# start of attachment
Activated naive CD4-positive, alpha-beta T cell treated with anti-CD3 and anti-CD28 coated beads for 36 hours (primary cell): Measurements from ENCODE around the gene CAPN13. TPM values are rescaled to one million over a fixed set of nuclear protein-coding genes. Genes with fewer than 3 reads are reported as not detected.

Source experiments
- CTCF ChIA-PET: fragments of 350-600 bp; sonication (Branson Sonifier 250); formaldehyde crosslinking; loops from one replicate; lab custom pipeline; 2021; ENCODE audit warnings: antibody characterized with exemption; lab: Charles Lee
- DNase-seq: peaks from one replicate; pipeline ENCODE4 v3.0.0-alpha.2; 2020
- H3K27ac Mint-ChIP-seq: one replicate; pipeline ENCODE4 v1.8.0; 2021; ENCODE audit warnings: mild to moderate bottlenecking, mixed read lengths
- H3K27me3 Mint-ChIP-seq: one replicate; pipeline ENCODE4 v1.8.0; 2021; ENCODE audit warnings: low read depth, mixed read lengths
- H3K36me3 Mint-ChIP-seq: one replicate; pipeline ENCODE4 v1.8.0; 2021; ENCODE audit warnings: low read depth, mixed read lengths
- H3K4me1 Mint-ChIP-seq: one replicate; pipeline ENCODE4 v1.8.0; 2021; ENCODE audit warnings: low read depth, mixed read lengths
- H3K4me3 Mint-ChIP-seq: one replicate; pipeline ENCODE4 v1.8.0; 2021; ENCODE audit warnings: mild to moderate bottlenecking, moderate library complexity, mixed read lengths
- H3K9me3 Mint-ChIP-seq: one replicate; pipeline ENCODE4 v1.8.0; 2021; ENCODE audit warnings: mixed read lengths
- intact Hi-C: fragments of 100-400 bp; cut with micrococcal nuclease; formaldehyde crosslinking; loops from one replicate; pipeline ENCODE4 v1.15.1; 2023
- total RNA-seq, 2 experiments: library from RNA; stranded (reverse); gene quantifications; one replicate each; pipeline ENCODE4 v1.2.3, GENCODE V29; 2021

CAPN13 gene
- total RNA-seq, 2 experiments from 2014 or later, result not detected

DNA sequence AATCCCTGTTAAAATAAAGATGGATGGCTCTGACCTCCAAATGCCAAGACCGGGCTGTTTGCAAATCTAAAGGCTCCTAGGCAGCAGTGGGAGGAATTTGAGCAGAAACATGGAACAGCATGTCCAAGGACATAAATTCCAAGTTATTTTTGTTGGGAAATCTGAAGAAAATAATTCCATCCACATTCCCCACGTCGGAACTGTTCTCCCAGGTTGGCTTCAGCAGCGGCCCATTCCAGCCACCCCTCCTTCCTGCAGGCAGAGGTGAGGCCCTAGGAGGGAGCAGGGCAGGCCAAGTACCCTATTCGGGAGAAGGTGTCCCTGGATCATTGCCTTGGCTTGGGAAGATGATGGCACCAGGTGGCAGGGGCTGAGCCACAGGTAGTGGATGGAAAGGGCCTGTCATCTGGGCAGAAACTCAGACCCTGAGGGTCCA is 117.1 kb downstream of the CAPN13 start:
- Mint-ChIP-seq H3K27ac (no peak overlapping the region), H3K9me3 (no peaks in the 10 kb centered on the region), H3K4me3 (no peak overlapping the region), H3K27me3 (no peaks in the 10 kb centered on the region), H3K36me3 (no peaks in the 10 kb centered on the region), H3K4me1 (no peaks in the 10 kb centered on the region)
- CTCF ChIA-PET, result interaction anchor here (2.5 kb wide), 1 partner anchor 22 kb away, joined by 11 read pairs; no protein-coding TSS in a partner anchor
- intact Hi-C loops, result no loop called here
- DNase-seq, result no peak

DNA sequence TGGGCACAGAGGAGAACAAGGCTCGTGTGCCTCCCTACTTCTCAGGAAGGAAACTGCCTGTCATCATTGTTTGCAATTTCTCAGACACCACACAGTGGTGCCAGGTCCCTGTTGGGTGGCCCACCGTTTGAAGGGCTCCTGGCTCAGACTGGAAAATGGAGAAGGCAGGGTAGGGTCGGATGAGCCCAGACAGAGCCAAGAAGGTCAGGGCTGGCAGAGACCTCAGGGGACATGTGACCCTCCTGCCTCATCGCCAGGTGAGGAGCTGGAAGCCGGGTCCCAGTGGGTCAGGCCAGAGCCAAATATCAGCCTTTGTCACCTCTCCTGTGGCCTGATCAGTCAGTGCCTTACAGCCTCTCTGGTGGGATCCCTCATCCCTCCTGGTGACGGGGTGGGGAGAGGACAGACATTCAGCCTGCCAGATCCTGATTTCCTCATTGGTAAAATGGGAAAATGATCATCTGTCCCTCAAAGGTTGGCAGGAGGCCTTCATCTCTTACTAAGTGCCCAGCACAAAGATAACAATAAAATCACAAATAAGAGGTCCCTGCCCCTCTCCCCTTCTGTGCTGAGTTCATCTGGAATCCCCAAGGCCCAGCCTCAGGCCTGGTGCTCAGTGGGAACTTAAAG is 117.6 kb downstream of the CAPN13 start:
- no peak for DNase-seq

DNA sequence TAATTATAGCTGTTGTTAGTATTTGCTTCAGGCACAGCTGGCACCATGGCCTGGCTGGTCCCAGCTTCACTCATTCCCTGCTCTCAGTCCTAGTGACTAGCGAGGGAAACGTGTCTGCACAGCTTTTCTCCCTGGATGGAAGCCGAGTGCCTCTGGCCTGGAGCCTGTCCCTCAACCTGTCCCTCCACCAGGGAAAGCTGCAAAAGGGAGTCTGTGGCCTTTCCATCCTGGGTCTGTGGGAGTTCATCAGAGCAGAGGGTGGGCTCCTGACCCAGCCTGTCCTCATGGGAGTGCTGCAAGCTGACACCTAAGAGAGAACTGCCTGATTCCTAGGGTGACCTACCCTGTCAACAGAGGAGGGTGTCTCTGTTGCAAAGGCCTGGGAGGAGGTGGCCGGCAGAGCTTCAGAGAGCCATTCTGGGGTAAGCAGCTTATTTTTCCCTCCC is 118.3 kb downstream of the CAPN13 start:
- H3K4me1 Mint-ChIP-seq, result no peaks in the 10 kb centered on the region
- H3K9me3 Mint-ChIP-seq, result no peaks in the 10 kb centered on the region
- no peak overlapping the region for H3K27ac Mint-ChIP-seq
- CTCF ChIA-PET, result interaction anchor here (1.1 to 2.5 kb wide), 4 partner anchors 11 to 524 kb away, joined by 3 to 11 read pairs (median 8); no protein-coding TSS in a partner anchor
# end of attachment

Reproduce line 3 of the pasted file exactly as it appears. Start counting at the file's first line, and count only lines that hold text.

- CTCF ChIA-PET: fragments of 350-600 bp; sonication (Branson Sonifier 250); formaldehyde crosslinking; loops from one replicate; lab custom pipeline; 2021; ENCODE audit warnings: antibody characterized with exemption; lab: Charles Lee